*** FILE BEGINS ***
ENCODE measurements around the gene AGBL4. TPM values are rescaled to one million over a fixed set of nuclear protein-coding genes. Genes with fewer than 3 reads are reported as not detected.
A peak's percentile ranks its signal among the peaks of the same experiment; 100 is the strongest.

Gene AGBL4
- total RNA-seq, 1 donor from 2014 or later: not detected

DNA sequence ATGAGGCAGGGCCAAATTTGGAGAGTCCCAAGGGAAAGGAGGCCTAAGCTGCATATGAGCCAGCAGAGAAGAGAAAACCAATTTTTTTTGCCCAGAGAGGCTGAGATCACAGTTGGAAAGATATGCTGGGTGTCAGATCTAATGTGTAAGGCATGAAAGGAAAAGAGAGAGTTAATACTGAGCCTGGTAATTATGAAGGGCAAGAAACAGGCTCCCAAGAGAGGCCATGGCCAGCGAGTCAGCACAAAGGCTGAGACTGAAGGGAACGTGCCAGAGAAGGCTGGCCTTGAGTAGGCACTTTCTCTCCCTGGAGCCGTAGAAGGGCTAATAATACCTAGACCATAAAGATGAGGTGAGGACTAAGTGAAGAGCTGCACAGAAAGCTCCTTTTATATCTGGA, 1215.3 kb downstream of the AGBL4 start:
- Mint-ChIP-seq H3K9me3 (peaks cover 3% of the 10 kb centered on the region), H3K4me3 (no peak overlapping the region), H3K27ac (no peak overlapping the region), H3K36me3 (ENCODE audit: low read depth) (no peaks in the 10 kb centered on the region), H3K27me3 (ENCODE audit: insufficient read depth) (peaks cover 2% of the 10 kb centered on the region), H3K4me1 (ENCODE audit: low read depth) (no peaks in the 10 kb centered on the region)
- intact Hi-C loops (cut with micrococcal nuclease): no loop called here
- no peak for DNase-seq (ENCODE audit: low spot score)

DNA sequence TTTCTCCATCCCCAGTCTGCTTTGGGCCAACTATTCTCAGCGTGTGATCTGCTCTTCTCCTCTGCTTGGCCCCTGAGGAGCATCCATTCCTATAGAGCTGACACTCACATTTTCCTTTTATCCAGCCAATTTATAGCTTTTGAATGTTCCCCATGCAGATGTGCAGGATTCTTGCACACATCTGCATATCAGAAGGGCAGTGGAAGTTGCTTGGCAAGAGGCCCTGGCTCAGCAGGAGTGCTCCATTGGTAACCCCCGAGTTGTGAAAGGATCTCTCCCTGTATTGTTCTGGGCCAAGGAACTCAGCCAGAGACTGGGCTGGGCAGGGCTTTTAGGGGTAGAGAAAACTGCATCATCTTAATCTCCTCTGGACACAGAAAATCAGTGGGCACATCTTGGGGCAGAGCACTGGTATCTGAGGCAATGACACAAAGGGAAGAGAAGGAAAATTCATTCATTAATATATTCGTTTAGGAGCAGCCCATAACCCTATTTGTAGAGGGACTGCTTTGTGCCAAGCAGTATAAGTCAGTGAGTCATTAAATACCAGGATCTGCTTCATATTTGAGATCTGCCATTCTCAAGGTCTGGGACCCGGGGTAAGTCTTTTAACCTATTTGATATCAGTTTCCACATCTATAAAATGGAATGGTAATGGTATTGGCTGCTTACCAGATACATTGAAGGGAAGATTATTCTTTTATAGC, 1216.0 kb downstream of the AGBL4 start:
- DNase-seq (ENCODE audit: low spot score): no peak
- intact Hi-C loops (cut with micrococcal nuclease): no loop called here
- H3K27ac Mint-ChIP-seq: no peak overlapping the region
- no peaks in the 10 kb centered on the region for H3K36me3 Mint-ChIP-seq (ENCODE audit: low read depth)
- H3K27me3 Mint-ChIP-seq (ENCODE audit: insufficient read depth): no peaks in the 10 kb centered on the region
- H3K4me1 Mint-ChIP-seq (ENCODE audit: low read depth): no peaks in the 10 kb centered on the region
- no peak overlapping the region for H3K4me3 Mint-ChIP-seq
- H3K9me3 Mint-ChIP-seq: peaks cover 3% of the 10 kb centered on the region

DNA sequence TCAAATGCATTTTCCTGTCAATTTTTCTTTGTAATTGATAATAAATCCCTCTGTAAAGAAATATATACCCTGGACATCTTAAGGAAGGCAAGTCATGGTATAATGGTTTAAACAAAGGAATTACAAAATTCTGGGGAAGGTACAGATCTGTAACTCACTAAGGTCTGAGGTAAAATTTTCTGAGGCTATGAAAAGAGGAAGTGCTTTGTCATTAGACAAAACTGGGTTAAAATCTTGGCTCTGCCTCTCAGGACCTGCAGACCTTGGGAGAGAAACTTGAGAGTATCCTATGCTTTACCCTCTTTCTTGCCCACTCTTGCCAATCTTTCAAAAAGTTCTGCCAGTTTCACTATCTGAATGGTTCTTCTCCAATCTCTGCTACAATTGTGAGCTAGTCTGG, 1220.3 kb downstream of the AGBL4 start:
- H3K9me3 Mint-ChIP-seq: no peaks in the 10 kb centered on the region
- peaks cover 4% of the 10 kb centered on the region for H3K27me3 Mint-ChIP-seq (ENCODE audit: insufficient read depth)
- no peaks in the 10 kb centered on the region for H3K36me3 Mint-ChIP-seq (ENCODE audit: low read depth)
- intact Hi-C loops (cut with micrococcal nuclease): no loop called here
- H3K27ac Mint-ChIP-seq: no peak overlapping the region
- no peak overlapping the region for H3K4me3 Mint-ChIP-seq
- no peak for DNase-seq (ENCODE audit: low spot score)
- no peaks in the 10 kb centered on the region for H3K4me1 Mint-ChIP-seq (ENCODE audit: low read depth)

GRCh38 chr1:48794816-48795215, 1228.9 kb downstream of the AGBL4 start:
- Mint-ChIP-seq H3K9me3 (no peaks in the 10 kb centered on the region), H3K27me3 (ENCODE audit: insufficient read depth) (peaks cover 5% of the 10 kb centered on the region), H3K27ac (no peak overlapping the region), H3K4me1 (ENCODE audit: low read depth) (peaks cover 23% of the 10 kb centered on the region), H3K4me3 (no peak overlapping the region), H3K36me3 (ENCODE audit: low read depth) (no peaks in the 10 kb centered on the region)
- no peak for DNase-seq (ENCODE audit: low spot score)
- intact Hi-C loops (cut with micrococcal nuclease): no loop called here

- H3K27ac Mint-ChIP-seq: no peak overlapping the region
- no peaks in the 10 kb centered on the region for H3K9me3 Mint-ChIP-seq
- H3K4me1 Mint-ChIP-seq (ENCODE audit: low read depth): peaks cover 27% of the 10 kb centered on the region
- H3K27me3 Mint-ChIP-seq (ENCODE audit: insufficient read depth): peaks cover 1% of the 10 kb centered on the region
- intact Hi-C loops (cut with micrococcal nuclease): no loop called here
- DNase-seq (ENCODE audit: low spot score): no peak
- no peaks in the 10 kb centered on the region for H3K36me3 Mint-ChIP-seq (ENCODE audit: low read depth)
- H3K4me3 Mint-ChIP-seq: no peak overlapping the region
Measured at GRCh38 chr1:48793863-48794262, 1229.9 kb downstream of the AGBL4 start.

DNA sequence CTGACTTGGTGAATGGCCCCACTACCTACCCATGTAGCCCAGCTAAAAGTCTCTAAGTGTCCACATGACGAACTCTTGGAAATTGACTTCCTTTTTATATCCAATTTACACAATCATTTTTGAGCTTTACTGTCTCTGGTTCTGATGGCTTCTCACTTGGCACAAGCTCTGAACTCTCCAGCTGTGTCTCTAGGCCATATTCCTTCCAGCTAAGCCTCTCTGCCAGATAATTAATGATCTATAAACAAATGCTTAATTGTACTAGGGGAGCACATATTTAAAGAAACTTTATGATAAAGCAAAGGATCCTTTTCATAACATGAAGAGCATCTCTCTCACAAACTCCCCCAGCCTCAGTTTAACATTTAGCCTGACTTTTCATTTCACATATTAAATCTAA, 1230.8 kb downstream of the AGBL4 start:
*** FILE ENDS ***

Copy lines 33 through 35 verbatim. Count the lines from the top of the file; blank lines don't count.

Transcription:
- H3K4me1 Mint-ChIP-seq (ENCODE audit: low read depth): peaks cover 27% of the 10 kb centered on the region
- H3K27me3 Mint-ChIP-seq (ENCODE audit: insufficient read depth): peaks cover 1% of the 10 kb centered on the region
- intact Hi-C loops (cut with micrococcal nuclease): no loop called here